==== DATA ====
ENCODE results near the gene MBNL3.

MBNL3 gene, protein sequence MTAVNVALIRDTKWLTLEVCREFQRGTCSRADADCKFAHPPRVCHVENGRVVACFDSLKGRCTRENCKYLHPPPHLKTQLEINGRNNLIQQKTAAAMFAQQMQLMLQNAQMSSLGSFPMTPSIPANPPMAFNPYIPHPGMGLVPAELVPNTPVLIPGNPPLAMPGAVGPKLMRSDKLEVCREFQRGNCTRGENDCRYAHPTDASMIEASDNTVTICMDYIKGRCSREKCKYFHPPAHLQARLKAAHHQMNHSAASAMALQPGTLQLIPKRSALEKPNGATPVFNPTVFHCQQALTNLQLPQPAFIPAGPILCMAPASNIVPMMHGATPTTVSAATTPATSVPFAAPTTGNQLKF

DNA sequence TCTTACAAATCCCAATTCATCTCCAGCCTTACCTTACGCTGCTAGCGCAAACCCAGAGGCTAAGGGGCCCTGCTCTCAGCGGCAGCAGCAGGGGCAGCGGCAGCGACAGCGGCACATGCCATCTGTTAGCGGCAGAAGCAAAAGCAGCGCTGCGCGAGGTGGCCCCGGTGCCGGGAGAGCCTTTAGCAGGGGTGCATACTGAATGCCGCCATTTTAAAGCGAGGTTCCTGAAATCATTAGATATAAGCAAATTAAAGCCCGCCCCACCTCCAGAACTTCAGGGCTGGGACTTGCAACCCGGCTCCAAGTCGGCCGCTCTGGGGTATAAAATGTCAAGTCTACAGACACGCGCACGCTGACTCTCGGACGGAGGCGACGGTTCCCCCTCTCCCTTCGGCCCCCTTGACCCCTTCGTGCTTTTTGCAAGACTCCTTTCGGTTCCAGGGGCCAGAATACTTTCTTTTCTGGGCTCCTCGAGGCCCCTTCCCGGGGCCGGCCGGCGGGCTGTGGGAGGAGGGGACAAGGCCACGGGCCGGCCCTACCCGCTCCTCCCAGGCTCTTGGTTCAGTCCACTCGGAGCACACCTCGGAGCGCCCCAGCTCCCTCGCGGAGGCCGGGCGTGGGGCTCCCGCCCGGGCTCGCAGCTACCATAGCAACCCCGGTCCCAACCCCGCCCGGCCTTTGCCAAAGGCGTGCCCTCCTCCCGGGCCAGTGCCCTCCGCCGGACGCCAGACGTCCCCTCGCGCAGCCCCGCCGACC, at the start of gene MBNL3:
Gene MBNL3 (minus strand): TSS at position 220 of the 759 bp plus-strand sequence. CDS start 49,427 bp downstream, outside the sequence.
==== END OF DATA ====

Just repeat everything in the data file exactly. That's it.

ENCODE results near the gene MBNL3.

MBNL3 gene, protein sequence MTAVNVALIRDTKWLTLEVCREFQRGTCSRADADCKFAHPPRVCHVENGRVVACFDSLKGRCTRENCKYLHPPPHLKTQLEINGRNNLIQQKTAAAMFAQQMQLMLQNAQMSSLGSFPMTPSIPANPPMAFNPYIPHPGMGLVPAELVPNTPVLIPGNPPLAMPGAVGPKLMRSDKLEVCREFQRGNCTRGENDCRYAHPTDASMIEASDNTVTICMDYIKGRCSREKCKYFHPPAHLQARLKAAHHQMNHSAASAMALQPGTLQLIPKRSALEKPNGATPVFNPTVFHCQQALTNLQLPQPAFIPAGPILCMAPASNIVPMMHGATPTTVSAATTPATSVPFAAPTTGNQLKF

DNA sequence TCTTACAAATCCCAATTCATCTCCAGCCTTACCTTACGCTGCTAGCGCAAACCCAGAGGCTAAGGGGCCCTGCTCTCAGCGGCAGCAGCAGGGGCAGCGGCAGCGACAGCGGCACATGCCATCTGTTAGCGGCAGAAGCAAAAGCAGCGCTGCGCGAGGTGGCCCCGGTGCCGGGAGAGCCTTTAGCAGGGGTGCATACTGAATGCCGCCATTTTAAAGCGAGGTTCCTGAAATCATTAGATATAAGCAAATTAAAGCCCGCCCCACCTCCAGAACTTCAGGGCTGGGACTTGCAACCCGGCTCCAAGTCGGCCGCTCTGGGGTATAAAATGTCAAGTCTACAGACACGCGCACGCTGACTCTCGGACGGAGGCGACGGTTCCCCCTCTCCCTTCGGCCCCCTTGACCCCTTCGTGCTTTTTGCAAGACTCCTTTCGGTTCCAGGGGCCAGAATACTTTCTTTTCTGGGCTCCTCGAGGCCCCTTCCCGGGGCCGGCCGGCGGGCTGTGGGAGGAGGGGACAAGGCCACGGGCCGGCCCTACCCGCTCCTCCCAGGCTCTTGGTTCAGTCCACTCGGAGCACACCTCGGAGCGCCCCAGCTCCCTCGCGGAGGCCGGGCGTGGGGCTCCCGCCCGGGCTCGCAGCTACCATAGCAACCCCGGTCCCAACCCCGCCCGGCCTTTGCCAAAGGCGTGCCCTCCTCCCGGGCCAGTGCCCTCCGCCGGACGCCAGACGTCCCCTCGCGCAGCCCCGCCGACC, at the start of gene MBNL3:
Gene MBNL3 (minus strand): TSS at position 220 of the 759 bp plus-strand sequence. CDS start 49,427 bp downstream, outside the sequence.